Synaesthetic Syntax ‘Watch Party’ at IKLEKTIK London

Come together on Sun 13th Sept for a Synaesthetic Syntax ‘Watch Party’ at IKLEKTIK London. At this socially distanced event, a small group of attendees can watch the online symposium from the final day of the Expanded Animation events for Ars Electronica on a big screen together. The presentations explore the interrelationships between audio and animation, between sound and vision. It is hosted by co-organiser Birgitta Hosea of the Animation Research Centre and a few of the UK speakers will be in attendance. This event is supported by the University for the Creative Arts. For more information and to book a free place, go to: https://synaesthetic-syntax-watchparty.eventbrite.co.uk.

Synaesthetic Syntax: Sounding Animation / Visualising Audio is a one-day symposium that brings together animators, musicians, artists, technologists and academics to discuss the interrelationships between audio and animation. Papers cover topics such as synaesthetic connections between sound and image, the role of gesture, improvisation and presence in live performance and the creative use of geometric and algorithmic patterns.

Our Keynote speaker is media artist, Rose Bond, who produces work at the juncture of cinema, animation and experiential design. She will be presenting her latest animated collaboration with the Oregon Symphony Orchestra on a live performance of Luciano Berio’s Sinfonia.

Due to the COVID-19 pandemic, the Ars Electronica festival is mainly taking place online this year with a number of small events taking place at different associated venues around the world. The Expanded Animation strand will have a series of small, socially distanced Watch Parties in Linz, London and Portland.

Synaesthetic Syntax Symposium Schedule:

 10:15–10:45    Keynote: Rose Bond (CA/US), Sounding Together – Choreographing the Unpredictable

11:00–11:05    Welcome: Birgitta Hosea (UK), Juergen Hagler (AT), Harry Whalley (UK)

 11:05–12:40    Panel I: Hearing Colour Seeing Sound
11:05–11:10    Introduction: Birgitta Hosea (UK)
11:10–11:30    Vicky Smith (UK), Expanded Cinema and Para Animation: More than Audio and Visual
11:30–11:50    Alexander Stublic (DE), Presence and interaction in synaesthetic space
11:50–12:10    Sama Mara (UK), A Hidden Order – Revealing connections between geometry and music through harmony and mathematics
12:10–12:40    Panel Discussion (Chaired by Birgitta Hosea)

12:40–14:00    Break            

14:00–15:30    Panel II: In front of your eyes and ears
14:00–14:05    Introduction: Harry Whalley (UK)
14:05–14:25    Giusy Caruso, Bavo Van Kerrebroeck, Pieter Jan Maes (BE), PIANO PHASE for two pianists in VR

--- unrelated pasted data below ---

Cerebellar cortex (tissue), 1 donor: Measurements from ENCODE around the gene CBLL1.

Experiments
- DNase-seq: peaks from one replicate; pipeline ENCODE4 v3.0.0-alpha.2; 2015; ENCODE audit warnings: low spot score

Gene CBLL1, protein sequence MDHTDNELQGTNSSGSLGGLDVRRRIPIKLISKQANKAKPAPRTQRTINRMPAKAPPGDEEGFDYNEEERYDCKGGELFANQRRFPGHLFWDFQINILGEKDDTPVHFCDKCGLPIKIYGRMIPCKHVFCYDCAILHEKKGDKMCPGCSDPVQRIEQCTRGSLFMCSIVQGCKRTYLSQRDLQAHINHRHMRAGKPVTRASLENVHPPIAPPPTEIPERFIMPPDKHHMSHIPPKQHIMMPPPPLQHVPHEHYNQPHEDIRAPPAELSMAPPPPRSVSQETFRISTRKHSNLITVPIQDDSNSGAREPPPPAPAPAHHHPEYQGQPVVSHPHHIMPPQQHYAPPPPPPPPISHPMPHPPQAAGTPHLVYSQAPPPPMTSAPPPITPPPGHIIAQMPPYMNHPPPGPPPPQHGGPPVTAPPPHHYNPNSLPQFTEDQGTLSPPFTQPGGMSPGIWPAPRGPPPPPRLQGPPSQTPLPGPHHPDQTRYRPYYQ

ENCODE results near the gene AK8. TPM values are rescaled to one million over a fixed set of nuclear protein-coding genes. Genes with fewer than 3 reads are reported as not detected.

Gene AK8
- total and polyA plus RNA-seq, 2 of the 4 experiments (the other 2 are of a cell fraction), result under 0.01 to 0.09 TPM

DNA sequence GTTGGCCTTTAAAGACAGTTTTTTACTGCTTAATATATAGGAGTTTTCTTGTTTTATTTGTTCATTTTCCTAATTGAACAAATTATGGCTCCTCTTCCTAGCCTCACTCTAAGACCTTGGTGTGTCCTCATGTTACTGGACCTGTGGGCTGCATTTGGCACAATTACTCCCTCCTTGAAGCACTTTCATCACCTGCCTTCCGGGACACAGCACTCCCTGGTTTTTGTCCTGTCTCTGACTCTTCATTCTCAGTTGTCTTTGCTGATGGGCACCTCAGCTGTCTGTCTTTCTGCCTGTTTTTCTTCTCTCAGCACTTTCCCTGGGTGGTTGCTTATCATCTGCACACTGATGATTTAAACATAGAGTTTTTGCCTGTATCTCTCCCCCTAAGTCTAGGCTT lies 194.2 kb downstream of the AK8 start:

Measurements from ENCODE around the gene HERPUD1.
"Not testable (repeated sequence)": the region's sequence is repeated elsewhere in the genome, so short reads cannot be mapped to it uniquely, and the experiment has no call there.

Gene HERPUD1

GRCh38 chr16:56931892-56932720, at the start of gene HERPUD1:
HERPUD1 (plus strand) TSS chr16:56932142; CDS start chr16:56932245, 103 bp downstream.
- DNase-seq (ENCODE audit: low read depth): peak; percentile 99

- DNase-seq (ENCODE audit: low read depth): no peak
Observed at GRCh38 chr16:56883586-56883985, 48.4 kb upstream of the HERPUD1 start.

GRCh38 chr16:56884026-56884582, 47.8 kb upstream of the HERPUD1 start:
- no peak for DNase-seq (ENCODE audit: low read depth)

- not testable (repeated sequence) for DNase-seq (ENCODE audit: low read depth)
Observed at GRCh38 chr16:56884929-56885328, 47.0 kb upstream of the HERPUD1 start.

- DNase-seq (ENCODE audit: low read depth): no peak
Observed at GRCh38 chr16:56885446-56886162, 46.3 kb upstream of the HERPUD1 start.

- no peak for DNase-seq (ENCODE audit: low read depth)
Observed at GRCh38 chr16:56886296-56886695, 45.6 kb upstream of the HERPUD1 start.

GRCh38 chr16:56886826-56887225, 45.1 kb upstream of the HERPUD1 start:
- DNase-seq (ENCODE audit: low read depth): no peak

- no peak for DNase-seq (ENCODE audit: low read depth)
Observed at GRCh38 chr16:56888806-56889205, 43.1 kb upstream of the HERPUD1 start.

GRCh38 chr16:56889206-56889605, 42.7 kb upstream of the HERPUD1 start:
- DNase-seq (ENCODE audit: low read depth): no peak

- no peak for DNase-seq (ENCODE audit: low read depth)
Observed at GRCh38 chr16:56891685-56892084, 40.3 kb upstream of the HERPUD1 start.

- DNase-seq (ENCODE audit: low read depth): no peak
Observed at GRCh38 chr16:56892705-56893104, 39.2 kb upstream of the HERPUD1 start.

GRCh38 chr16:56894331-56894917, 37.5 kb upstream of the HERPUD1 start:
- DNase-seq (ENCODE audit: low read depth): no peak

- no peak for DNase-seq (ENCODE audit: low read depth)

14:25–14:45    Umut Eldem (BE), Towards a “Live Synaesthetic Visualisation”? Considerations in Artistically Visualised Sound
14:45–15:05    Jānis Garančs (LV), Algorithmic conflation and re-configuration of audiovisual space and movement in the series of experiments with financial data audio-visualisations as immersive artworks.
15:05–15:30    Panel Discussion (Chaired by Harry Whalley)

15:30–16:00    Break            

16:00–17:30    Panel III: The Kinaesthetics of Music and Vision
16:00–16:05    Introduction: Juergen Hagler (AT)
16:05–16:25    João Pedro Oliveira (US), Gesture Interaction Between Sound and Image
16:25–16:45    Fred Collopy (US), A hypothesis-based approach to visual synthesizer design
16:45–17:05    Eric Dyer (US) Physical Presence and Material Desire: Eric Dyer’s sculptural and performative animation art practice
17:05–17:30    Panel Discussion (Chaired by Juergen Hagler)

17.30-18.00    Closing Note: Rose Bond (CA/US), Birgitta Hosea (UK), Juergen Hagler (AT),

Further information: 

Expanded Animation events at Ars Electronica: www.expandedanimation.com

Animation Research Centre at UCA: https://www.uca.ac.uk/research/arc

Audio Research Cluster at UCA: https://www.audio-research.com

Research Degrees at UCA: https://www.uca.ac.uk/research/research-degrees

 

 

Call for Papers – Ecstatic Truth V: The Age of the Absurd

George Grosz - The Voice of the People is the Voice of God from The Face of the Ruling Class

Ecstatic Truth V: The Age of the Absurd
27-28th April 
2020 (in conjunction with Under_the_Radar, Vienna)

plus 29th  April – Under_the_Radar symposium, Vienna

Call for papers deadline: 16th February 2020

Ecstatic Truth is an annual symposium that explores issues arising from the interface between animation (in all its forms) and documentary (conceptualised very broadly as non-fiction), with a particular interest in the questions raised by experimental and practitioner perspectives. According to Werner Herzog, mere facts constitute an accountant’s reality, but it is the ecstatic truth (a poetic reality) that can capture more faithfully the nuances and depths of human experiences. Given that animation (or manipulated moving image in all of its expanded forms) has the freedom to represent, stylize or reimagine the world, it lends itself well to this aspirational form of documentary filmmaking.

For this, our 5th symposium, held in collaboration with the Under_the_Radar Festival, Vienna, our theme is the Absurd. George Monbiot has described our contemporary age of increasing social and economic inequality, mass extinction and impending climate breakdown as deliberate disaster capitalism in which the ultra-rich benefit as institutions, systems of taxation and democratic processes implode. Everywhere the killer clowns and kleptocrats are taking over, he argues, with ludicrous strongmen dominating nations that would once have laughed them off stage. Absurdity is what they seek in order to take advantage. Chaos becomes the profit multiplier for the disaster capitalism on which they thrive. Every rupture is used to seize more of the assets on which our lives depend.[1]